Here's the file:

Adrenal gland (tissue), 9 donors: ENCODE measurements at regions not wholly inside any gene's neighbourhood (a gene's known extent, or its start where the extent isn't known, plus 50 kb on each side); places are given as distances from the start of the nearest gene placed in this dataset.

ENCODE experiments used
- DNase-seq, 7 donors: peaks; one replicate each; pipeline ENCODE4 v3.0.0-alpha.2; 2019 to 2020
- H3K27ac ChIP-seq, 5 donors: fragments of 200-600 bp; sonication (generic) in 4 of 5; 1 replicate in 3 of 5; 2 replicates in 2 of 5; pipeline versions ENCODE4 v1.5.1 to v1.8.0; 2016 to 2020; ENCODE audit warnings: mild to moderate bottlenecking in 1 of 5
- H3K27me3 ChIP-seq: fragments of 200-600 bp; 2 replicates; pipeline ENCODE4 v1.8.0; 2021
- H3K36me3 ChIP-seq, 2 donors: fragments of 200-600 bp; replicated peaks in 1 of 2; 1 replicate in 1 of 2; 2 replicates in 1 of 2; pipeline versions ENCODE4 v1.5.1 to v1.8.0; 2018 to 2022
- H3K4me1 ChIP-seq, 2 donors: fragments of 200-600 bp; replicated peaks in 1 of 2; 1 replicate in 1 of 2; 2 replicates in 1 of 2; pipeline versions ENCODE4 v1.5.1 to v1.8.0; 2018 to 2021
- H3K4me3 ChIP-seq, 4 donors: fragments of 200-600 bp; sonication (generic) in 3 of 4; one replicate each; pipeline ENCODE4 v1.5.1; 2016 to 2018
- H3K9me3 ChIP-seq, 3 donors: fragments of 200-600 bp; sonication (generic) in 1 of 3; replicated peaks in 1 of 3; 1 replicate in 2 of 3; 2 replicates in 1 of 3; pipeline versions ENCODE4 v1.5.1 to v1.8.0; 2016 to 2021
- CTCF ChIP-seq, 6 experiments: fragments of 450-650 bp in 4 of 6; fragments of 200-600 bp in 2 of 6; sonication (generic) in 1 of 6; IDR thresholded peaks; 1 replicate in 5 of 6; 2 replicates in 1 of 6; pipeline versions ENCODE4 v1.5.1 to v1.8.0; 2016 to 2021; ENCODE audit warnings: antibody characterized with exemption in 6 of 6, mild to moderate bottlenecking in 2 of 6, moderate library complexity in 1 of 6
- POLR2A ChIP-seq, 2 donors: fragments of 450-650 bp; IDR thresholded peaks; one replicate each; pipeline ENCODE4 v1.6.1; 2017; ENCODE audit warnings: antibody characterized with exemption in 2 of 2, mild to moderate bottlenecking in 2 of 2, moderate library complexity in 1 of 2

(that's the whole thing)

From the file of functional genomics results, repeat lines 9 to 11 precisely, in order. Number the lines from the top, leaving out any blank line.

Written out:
- H3K9me3 ChIP-seq, 3 donors: fragments of 200-600 bp; sonication (generic) in 1 of 3; replicated peaks in 1 of 3; 1 replicate in 2 of 3; 2 replicates in 1 of 3; pipeline versions ENCODE4 v1.5.1 to v1.8.0; 2016 to 2021
- CTCF ChIP-seq, 6 experiments: fragments of 450-650 bp in 4 of 6; fragments of 200-600 bp in 2 of 6; sonication (generic) in 1 of 6; IDR thresholded peaks; 1 replicate in 5 of 6; 2 replicates in 1 of 6; pipeline versions ENCODE4 v1.5.1 to v1.8.0; 2016 to 2021; ENCODE audit warnings: antibody characterized with exemption in 6 of 6, mild to moderate bottlenecking in 2 of 6, moderate library complexity in 1 of 6
- POLR2A ChIP-seq, 2 donors: fragments of 450-650 bp; IDR thresholded peaks; one replicate each; pipeline ENCODE4 v1.6.1; 2017; ENCODE audit warnings: antibody characterized with exemption in 2 of 2, mild to moderate bottlenecking in 2 of 2, moderate library complexity in 1 of 2